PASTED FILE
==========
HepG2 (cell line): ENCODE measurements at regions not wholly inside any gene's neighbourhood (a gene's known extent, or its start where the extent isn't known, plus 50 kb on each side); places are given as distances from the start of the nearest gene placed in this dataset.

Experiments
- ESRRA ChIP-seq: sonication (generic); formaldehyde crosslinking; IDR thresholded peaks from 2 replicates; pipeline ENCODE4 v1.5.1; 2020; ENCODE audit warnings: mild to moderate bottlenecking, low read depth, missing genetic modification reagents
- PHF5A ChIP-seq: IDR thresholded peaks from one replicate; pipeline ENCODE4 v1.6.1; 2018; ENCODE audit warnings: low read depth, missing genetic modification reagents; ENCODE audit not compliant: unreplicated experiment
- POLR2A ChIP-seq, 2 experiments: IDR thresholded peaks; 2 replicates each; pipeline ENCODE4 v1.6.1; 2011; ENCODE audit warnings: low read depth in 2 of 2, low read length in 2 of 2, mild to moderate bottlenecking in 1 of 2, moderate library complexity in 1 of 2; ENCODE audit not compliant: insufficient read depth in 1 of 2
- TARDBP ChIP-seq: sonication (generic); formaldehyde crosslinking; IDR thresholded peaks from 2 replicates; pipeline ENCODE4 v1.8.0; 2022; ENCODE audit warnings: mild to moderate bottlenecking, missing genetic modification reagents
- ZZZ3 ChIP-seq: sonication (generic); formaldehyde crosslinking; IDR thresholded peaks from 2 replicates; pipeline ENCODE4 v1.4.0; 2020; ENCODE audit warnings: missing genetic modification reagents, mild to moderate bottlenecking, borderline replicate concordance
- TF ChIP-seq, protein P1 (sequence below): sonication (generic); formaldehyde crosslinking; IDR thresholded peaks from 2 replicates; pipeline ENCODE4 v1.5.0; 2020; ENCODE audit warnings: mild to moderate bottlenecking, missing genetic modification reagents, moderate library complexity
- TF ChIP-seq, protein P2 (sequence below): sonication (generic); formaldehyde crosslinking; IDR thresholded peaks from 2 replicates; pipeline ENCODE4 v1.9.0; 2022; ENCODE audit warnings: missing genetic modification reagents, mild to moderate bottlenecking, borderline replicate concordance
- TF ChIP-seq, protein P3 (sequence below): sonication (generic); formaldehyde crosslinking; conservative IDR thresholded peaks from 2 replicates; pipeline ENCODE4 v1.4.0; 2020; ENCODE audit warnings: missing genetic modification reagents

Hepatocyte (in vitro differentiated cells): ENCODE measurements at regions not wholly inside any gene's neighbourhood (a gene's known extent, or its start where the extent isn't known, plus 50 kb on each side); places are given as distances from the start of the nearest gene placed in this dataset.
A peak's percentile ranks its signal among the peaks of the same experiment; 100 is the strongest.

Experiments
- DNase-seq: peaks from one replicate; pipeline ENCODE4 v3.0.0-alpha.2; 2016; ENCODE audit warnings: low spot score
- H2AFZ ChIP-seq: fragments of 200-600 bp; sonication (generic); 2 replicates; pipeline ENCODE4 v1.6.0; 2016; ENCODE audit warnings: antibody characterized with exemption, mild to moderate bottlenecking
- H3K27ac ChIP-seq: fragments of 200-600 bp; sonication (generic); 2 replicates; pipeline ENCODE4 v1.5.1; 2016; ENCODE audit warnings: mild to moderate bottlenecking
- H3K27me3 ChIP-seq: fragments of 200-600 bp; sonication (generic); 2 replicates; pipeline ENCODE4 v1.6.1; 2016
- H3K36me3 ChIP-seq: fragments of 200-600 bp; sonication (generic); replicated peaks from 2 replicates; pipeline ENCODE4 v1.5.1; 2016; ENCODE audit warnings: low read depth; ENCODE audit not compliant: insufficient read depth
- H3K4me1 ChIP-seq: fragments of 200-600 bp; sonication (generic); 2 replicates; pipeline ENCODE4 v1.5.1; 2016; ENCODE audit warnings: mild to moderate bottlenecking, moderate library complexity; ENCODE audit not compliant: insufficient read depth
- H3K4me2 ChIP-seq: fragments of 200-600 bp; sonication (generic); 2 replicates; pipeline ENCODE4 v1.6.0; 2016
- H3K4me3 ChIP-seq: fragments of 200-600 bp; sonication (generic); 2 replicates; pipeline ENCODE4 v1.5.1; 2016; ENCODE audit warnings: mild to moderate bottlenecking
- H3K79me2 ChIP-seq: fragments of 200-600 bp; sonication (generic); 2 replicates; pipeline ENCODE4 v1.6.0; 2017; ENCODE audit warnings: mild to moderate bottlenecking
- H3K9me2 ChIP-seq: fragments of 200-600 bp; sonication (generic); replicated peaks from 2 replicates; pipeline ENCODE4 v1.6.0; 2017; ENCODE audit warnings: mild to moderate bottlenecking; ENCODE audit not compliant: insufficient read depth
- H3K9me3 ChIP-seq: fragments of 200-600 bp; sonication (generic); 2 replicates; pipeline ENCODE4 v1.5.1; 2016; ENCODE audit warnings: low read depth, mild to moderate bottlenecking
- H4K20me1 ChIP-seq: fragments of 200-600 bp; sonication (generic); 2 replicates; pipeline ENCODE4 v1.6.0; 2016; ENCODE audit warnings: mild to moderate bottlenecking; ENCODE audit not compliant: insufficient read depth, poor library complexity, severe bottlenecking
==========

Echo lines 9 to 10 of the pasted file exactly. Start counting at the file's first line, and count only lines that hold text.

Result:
- TF ChIP-seq, protein P2 (sequence below): sonication (generic); formaldehyde crosslinking; IDR thresholded peaks from 2 replicates; pipeline ENCODE4 v1.9.0; 2022; ENCODE audit warnings: missing genetic modification reagents, mild to moderate bottlenecking, borderline replicate concordance
- TF ChIP-seq, protein P3 (sequence below): sonication (generic); formaldehyde crosslinking; conservative IDR thresholded peaks from 2 replicates; pipeline ENCODE4 v1.4.0; 2020; ENCODE audit warnings: missing genetic modification reagents